Especially with regard to the polemical note in the essay, let me ask that you issue a powerful, animated statement. I know that you are not of the same mind as Friedrich Schlegel, whose concealed polemic I have tried to turn into a public one. His crass and universal concept of pantheism admittedly prevents him from even intimating the possibility of a system in which freedom, life, individuality, and similarly good and evil inhere within the imminence of things in God. He knows only the three systems of his book on India [Ueber die Sprache und Weisheit der Indier (Heidelberg 1808)], whereas the truth is found precisely between and in the midst of these three, and possesses the organically interwoven constituent parts of each.

There is one (but only one) point at which the notion of emanation is indeed applicable, as well as one (but only one) at which the notion of dualism is applicable, and finally similarly one at which the non-difference of pantheism is applicable. I believe I have specified these points in my essay with hitherto unprecedented clarity. Friedrich Schlegel’s private opinion is an all-rupturing dualism, an actually evil fundamental being that far transcends the principle of evil in Christianity. . . .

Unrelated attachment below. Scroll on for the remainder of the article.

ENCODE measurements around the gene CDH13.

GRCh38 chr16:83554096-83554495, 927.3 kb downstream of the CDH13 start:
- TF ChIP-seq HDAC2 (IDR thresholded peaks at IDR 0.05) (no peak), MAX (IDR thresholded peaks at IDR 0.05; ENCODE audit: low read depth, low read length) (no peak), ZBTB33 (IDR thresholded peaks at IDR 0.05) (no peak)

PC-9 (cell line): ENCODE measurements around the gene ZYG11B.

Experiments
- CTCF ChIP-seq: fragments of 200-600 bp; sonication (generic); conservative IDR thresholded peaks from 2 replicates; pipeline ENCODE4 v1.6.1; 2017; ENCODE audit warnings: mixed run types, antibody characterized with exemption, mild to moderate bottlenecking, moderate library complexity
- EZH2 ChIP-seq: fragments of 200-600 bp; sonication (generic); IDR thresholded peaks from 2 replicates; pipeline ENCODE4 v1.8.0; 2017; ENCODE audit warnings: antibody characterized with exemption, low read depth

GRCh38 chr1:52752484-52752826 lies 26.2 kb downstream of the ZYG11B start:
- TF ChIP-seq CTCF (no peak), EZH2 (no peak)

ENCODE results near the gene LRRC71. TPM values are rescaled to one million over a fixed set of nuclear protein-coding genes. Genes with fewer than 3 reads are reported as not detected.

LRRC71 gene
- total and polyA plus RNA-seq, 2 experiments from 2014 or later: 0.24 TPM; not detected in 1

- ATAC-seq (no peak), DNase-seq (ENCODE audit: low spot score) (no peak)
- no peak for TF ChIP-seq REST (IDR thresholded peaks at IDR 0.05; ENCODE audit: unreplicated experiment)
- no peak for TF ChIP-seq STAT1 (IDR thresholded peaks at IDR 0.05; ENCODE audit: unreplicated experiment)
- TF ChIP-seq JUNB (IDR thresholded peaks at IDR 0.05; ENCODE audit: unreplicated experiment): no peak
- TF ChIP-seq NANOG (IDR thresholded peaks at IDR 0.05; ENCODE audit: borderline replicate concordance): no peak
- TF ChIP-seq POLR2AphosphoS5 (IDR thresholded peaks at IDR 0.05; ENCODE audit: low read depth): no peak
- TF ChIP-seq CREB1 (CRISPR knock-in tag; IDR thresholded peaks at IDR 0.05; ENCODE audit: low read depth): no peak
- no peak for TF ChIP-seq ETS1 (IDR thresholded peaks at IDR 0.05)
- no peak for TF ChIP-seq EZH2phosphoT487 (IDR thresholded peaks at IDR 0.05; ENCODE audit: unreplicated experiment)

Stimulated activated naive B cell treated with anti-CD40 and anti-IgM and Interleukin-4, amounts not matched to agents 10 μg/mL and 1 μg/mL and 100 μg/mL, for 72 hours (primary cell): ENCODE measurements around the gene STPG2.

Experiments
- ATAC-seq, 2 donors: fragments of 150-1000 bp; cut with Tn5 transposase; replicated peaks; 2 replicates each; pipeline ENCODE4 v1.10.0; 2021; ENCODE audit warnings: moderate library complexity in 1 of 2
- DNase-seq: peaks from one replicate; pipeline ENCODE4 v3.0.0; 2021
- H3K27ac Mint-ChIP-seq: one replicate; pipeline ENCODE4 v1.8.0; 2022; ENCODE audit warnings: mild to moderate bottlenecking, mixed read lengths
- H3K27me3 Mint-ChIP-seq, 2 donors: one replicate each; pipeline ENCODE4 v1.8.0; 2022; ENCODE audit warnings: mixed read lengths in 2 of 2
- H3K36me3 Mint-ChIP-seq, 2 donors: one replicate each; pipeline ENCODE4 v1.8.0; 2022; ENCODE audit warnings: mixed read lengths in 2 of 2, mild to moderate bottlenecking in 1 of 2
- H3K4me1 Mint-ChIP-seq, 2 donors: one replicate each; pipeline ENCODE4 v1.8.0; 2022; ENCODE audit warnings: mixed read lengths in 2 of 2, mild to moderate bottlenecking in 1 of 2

Friedrich Schlegel has covertly tried to establish a party against me, but I have no desire to get mixed up with such a pathetic crowd. Hence I quite welcomed his public emergence. You doubtless also cannot bear such an inquisitional spirit in philosophical matters, which is why you, too, are working to oppose it.

Windischmann remarks the following, among other things, concerning the essay on freedom after acknowledging that some points would likely need to be worked out further (Jenaische Allgemeine Literatur-Zeitung [1809] 208, p. 456):

Yet here, too, the author has accomplished something incomparable by focusing attention on the primal belief: “there is one being that presides both in the darkest ground of nature and in eternal clarity.” . . .

All profoundly reflective and serious men in Germany will be heartily concerned and interested in what is presented here. Humorists, popular buffoons, obscurantists and dreamers who call themselves mystics, madmen who call themselves philosophers and who, respected by the public, with their useless hackwork have so often done ill honor to the name of the man whose masterful work we have just tried to explicate, exclude themselves and their followers quite on their own from any serious examination and assessment of the serious content of these essays.